Zack got silly before we settled in....



Yes, a frisbee for a hat.  At least it was on his head and not on the roof.  I didn't need to climb out the bathroom window and traverse the shingles to rescue anything THIS time.  I did that once when Zack had a play date and I was a total rock star afterwards in those kids' eyes.






As most Monopoly games go around here, we had to call a permanent pit stop and end the game or we'd still be out there racing around the board. 


Monday Zack and I drove to Annapolis to run errands and made a stop at Whole Foods.  Mmmmm, summer fruit! 


Zack wanted to adopt an apricot.  No, not eat it -- adopt it.  He was petting it and asking what sort of animal felt like an apricot, and weren't apricots CUTE?????  


Me, I'm partial to cherries.



Then we had an impromptu game of soccer. 


This particular Whole Foods has an underground garage and a moving walkway that leads down so you can take your cart with you.  Zack loves to "ride" it, while I take the stairs (exercise, any way I can get it).  I got to the bottom first and all of a sudden heard a shout from both Zack and another woman.   And suddenly I was blocking a watermelon with my foot before it could smash into the wall.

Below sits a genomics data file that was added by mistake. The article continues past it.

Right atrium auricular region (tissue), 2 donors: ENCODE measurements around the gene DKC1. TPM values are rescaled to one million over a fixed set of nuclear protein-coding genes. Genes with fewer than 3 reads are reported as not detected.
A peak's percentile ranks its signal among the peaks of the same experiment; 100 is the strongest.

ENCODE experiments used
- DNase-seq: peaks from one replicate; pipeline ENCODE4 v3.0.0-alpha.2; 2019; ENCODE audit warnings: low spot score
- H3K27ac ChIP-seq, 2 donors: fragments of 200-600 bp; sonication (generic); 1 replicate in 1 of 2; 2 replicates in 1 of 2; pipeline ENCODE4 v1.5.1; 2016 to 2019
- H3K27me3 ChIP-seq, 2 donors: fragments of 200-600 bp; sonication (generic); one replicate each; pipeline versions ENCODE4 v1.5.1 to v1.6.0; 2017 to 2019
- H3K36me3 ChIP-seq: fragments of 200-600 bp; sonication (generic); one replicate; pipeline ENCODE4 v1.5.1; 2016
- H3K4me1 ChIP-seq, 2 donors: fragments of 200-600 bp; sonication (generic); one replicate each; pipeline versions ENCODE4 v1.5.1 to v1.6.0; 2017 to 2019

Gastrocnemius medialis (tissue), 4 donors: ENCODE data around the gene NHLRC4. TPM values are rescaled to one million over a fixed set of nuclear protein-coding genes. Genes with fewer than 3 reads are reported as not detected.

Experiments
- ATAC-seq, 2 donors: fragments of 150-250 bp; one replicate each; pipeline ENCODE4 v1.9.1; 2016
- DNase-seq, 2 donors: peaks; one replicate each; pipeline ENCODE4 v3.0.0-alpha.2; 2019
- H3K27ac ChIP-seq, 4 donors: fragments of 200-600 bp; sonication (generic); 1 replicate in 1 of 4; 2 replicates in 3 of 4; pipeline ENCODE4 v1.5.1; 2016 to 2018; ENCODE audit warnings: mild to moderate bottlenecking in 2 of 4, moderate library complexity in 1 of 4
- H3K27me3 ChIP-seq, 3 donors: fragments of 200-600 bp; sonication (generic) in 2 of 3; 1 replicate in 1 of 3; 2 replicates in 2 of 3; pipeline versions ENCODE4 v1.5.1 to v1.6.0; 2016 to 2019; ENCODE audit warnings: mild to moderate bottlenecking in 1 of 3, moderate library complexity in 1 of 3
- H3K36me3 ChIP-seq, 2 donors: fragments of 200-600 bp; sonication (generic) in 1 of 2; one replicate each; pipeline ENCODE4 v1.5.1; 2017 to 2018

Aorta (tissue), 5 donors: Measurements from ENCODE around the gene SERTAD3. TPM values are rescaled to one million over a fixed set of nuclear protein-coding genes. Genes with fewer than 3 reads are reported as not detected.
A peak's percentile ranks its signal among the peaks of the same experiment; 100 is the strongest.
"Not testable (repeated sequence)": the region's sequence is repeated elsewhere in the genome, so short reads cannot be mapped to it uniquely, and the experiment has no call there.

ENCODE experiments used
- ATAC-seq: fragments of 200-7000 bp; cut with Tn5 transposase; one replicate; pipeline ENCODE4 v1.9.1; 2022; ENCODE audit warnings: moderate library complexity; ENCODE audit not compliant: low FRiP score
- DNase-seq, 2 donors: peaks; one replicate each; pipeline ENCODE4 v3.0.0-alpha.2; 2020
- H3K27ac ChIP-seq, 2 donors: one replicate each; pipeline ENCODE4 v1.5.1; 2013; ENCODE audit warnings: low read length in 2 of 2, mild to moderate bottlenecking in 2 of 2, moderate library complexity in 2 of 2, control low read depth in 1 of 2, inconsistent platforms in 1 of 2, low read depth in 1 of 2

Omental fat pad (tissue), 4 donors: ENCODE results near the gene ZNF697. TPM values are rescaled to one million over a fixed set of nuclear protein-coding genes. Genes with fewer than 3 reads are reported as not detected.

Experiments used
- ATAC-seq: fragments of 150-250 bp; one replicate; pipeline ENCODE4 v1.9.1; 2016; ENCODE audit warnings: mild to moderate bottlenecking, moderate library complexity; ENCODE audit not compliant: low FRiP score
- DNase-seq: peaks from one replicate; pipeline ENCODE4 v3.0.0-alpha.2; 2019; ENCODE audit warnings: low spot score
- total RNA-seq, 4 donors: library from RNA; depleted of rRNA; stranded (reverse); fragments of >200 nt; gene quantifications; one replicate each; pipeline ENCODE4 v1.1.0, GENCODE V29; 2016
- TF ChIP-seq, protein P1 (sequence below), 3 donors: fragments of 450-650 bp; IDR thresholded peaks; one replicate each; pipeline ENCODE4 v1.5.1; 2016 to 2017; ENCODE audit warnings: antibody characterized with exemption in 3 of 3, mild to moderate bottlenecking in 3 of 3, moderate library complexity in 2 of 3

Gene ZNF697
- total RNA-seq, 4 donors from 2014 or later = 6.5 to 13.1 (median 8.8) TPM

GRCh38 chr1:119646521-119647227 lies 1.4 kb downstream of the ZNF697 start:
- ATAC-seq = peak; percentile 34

Apparently, the woman forgot the watermelon was on the bottom rack of the shopping cart before she got on the moving walkway behind Zack.  The watermelon must have heard that Zack was adopting fruit because it jumped free and beaned Zack in the back of the legs.  He jumped and the watermelon kept going (did you know watermelons bounce?).  The woman was mortified but Zack and I were in stitches.  She said she'd never seen a kid jump so fast.


Zack -- you can't have a boring life with him around!




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Lori Anderson creates jewelry for her web site, Lori Anderson Designs, and wrote the blog An Artist's Year Off.  She is the creator of the Bead Soup Blog Party tm.   


Join me at the Facebook group Bead Soup Cafe for bead chat, swaps, challenges, and lots of eye candy!